Hola amigos y famila,
Last stop in Peru was a visit to Lake Titicaca (South Americas largest lake) and the largest lake in the world above 2000m (at 3820m).
I took a 2 day tour visiting Islas Flotantes (the floating islands) of Uros. The islands are made of layers of totora reeds and are soft and springy to walk on (and quite damp). There are about 25 islands, inhabited by about 5000 people (but only about 5 are visited by tourists) and therefore quite touristy. The islands are also equipt with shops and schools. They use the reeds to make their homes, boats and crafts for the tourists so the locals seem completely self sufficient floating on the lake.
The highlight of the trip was visiting Isla Amananti where we stayed with local families. The people live in small houses made mostly of mud brick - with a little outhouse toilet and no electricity. Dinner was by candlelight sitting in a tiny kitchen around a makeshift stove on small chairs and sacks of wheat. They cooked with big cast iron pots. It was so cold I sat eating in my scarf, hat and gloves on (meanwhile they're wearing open sandles)...it was like a scene from Hansel and Gretal. Later they dressed us in traditional clothes where we all met for a traditional dance.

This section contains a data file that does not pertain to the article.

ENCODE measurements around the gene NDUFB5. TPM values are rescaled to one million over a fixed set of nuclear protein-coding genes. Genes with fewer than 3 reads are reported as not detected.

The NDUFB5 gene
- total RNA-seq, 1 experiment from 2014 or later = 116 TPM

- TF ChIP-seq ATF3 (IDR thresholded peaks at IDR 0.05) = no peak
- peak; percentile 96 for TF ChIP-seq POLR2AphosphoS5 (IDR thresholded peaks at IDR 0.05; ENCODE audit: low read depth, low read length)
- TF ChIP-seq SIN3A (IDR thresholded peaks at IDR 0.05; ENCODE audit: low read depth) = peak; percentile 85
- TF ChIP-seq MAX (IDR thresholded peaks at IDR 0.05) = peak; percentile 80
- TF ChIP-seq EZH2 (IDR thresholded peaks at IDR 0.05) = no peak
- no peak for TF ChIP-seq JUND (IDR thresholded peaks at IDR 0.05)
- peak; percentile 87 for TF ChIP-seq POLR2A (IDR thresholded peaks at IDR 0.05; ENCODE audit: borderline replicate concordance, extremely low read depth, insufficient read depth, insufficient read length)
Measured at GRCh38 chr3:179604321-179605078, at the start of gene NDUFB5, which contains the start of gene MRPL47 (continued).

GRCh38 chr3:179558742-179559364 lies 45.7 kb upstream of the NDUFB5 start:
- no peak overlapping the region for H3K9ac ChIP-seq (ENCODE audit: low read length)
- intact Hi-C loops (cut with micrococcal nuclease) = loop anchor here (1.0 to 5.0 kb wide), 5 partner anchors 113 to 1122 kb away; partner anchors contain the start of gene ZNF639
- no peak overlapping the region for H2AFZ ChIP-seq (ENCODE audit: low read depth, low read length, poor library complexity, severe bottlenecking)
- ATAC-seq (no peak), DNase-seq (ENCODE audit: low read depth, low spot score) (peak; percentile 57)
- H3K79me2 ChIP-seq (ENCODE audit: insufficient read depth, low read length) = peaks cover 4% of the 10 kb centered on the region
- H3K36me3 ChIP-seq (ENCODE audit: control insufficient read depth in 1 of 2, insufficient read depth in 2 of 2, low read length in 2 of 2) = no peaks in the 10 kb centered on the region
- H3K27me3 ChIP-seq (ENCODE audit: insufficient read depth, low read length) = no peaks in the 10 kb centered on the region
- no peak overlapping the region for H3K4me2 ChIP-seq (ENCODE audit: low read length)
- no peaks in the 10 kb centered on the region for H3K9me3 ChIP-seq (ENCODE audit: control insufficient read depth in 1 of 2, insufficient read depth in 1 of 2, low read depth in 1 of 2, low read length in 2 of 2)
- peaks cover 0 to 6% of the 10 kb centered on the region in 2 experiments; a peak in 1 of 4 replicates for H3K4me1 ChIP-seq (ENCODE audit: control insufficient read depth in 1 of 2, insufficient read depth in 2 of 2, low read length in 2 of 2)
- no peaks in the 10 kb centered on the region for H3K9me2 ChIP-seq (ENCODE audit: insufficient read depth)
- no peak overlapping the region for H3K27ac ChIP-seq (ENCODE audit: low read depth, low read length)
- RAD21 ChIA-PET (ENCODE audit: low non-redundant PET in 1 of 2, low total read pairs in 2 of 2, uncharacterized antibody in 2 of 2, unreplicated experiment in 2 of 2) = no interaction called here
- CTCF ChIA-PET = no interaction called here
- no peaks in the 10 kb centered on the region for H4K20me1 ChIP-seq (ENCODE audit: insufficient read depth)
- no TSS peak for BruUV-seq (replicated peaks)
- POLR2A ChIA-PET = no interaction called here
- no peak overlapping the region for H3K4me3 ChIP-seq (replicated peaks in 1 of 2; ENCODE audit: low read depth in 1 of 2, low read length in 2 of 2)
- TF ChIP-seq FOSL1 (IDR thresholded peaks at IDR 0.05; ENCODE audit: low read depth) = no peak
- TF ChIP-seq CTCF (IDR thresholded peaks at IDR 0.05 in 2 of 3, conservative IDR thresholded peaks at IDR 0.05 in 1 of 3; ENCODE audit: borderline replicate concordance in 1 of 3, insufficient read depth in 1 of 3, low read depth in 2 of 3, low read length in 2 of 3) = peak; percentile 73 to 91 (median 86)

The islands seem to have fair and strong community spirit. They have a rotation system on the island where all the families take turns in receiving tourists. Even the 25 restaurants on another island rotate with each tourist group.
Prior to tourists staying on the islands (about 5 years ago) they could barely afford to feed themselves. The islands seem very isolated - my family only visits the mainland once every 3 months. A very humbling experience to say the least.